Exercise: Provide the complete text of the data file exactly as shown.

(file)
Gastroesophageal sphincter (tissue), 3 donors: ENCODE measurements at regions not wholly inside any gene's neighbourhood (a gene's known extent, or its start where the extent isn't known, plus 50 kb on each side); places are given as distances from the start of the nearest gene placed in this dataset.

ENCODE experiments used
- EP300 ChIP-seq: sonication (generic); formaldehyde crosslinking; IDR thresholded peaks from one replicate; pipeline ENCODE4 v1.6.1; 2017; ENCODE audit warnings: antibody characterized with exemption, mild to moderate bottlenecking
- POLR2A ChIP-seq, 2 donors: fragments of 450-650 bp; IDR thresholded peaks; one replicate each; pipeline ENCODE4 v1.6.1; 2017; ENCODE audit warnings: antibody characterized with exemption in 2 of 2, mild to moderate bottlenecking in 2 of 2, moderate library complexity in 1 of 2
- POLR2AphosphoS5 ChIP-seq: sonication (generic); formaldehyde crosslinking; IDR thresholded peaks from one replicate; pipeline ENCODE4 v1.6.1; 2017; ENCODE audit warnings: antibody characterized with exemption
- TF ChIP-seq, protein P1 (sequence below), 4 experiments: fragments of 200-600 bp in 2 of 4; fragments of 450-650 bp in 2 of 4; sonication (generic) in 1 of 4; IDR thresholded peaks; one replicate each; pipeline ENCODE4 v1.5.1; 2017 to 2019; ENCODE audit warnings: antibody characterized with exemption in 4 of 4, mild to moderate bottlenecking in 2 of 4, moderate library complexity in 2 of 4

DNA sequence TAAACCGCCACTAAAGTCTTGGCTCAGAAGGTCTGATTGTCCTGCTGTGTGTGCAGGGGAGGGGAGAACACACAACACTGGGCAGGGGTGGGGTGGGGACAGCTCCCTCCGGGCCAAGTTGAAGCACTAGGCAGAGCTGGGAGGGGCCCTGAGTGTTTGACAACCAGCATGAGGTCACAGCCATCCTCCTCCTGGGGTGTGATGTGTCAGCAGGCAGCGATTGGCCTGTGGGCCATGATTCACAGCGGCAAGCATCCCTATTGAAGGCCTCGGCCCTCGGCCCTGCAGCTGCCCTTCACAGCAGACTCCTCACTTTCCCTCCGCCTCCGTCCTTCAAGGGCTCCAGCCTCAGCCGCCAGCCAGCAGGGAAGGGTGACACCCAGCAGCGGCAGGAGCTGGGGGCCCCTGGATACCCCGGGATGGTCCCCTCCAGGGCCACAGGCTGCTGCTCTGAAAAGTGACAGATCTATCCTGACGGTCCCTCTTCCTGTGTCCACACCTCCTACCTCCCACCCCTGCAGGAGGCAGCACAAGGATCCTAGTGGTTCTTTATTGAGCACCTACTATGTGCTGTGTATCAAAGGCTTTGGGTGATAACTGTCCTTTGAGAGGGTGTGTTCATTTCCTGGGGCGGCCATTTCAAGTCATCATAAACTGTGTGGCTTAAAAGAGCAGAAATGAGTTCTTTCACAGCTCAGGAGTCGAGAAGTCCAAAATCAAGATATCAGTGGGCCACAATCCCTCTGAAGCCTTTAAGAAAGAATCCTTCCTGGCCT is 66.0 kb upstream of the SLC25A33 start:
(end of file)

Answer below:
Gastroesophageal sphincter (tissue), 3 donors: ENCODE measurements at regions not wholly inside any gene's neighbourhood (a gene's known extent, or its start where the extent isn't known, plus 50 kb on each side); places are given as distances from the start of the nearest gene placed in this dataset.

ENCODE experiments used
- EP300 ChIP-seq: sonication (generic); formaldehyde crosslinking; IDR thresholded peaks from one replicate; pipeline ENCODE4 v1.6.1; 2017; ENCODE audit warnings: antibody characterized with exemption, mild to moderate bottlenecking
- POLR2A ChIP-seq, 2 donors: fragments of 450-650 bp; IDR thresholded peaks; one replicate each; pipeline ENCODE4 v1.6.1; 2017; ENCODE audit warnings: antibody characterized with exemption in 2 of 2, mild to moderate bottlenecking in 2 of 2, moderate library complexity in 1 of 2
- POLR2AphosphoS5 ChIP-seq: sonication (generic); formaldehyde crosslinking; IDR thresholded peaks from one replicate; pipeline ENCODE4 v1.6.1; 2017; ENCODE audit warnings: antibody characterized with exemption
- TF ChIP-seq, protein P1 (sequence below), 4 experiments: fragments of 200-600 bp in 2 of 4; fragments of 450-650 bp in 2 of 4; sonication (generic) in 1 of 4; IDR thresholded peaks; one replicate each; pipeline ENCODE4 v1.5.1; 2017 to 2019; ENCODE audit warnings: antibody characterized with exemption in 4 of 4, mild to moderate bottlenecking in 2 of 4, moderate library complexity in 2 of 4

DNA sequence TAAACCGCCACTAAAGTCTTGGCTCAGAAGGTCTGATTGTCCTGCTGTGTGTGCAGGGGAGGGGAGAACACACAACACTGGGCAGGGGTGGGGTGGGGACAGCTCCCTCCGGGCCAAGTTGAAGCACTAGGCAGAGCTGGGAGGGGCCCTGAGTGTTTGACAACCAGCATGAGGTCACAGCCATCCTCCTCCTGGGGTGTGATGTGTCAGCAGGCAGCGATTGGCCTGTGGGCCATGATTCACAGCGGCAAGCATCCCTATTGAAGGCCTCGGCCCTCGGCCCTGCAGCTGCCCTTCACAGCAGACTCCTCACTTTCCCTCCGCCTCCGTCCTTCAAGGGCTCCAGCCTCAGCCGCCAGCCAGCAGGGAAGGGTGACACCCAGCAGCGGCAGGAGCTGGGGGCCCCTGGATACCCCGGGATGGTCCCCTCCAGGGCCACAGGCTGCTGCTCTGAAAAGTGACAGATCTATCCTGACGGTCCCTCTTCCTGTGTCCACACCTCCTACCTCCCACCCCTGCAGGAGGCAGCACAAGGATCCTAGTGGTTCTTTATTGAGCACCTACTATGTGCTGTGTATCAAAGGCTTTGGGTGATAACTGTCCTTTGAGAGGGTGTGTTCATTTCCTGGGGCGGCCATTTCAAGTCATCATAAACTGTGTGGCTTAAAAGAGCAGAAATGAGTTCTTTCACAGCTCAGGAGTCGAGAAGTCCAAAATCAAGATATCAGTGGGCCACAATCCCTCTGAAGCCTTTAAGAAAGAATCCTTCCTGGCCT is 66.0 kb upstream of the SLC25A33 start: